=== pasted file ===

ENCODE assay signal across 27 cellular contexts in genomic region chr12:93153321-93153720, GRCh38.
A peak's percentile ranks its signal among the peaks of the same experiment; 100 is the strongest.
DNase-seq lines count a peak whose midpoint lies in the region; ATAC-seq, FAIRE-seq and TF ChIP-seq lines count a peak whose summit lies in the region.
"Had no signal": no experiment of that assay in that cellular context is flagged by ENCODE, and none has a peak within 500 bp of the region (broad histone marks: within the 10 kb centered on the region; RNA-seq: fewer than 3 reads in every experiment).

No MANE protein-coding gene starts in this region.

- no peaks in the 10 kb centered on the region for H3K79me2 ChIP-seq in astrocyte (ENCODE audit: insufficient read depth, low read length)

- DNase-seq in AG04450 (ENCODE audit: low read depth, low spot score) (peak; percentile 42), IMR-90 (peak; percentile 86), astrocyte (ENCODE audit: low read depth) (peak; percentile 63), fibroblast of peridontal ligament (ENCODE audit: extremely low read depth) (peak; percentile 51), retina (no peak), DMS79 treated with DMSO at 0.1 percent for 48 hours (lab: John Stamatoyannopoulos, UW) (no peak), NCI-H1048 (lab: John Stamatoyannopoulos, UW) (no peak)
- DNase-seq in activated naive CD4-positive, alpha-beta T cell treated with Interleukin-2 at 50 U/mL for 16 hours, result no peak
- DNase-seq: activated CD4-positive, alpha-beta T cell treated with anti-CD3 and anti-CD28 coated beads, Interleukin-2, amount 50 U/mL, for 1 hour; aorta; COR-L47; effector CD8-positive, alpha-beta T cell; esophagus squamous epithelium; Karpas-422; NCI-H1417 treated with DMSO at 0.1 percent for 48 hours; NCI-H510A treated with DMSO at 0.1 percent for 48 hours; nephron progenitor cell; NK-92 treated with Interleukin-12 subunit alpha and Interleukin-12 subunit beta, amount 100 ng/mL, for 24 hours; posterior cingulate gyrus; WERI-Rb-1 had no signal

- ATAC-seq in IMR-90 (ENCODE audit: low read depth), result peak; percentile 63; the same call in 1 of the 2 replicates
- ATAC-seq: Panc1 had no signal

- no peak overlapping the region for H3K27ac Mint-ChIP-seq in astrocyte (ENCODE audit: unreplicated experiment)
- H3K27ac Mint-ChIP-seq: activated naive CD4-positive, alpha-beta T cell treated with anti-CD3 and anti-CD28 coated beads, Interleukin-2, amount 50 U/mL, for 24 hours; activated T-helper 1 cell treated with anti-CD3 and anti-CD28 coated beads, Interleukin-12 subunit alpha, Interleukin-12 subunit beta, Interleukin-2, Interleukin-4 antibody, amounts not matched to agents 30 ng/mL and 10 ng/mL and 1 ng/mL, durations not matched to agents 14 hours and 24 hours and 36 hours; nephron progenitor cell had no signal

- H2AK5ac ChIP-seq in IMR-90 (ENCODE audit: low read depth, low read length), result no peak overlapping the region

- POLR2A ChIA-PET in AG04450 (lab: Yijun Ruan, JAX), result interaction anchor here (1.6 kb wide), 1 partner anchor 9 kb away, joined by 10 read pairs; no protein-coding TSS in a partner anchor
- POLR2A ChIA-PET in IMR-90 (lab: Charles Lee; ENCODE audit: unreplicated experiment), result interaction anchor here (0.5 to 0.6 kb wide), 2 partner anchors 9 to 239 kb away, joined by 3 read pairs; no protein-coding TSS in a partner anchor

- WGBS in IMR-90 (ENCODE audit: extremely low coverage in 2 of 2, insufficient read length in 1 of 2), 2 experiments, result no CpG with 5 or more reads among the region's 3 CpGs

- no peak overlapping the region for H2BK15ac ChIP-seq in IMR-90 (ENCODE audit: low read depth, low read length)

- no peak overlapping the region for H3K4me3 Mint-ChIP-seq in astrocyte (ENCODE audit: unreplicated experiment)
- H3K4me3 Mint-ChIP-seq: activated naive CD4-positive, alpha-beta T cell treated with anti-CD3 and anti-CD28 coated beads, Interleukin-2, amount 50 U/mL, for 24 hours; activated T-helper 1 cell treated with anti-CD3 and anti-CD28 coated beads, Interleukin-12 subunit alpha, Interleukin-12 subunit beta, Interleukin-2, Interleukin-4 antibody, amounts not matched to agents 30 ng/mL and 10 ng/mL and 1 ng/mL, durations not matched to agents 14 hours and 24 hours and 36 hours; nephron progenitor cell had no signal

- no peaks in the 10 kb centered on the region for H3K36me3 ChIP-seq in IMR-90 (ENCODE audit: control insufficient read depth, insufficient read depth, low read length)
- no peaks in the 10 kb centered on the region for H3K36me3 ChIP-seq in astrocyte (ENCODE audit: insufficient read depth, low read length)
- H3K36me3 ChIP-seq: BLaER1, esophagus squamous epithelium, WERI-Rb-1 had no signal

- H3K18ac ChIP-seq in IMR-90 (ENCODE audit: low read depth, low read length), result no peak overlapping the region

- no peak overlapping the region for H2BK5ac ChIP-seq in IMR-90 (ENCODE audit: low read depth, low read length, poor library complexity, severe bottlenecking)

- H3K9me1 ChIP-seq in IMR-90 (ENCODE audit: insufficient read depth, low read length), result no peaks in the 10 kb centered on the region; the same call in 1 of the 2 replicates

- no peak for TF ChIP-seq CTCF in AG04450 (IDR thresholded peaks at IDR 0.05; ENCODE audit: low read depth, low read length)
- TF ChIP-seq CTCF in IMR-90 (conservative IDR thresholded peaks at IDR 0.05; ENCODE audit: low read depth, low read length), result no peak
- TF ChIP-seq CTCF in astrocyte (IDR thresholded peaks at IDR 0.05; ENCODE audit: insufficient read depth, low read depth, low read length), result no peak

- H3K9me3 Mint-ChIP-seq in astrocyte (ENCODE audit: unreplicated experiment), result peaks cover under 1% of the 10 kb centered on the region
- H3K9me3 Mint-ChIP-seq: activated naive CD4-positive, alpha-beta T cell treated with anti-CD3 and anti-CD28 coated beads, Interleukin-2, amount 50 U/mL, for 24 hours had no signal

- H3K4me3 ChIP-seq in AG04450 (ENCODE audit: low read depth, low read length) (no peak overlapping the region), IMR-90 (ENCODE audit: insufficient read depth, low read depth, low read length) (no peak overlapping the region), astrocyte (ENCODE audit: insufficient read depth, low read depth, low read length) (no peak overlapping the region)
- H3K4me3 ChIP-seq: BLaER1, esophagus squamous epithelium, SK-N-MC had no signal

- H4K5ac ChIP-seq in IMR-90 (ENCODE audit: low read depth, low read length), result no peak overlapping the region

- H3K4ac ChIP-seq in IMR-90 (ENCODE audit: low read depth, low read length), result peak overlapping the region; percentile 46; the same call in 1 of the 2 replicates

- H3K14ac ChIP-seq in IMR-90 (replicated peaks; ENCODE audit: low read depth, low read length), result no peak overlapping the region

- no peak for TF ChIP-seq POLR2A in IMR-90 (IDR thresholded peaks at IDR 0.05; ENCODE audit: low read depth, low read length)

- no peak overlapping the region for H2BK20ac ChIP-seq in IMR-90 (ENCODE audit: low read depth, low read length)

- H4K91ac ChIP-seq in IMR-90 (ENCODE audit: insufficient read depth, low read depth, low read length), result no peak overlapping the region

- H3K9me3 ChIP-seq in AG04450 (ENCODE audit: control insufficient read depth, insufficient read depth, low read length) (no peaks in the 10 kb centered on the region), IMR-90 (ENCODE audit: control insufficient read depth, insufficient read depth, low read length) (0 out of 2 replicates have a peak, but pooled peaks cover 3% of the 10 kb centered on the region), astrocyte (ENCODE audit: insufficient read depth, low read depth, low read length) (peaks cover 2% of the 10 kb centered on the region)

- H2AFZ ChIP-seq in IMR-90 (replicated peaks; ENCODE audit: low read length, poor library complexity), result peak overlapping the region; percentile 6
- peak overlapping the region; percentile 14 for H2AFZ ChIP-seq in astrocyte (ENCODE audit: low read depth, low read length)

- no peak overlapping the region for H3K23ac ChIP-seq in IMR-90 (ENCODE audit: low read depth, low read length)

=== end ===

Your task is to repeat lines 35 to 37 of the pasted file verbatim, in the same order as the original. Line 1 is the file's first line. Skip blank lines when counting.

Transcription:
- H3K4ac ChIP-seq in IMR-90 (ENCODE audit: low read depth, low read length), result peak overlapping the region; percentile 46; the same call in 1 of the 2 replicates

- H3K14ac ChIP-seq in IMR-90 (replicated peaks; ENCODE audit: low read depth, low read length), result no peak overlapping the region

- no peak for TF ChIP-seq POLR2A in IMR-90 (IDR thresholded peaks at IDR 0.05; ENCODE audit: low read depth, low read length)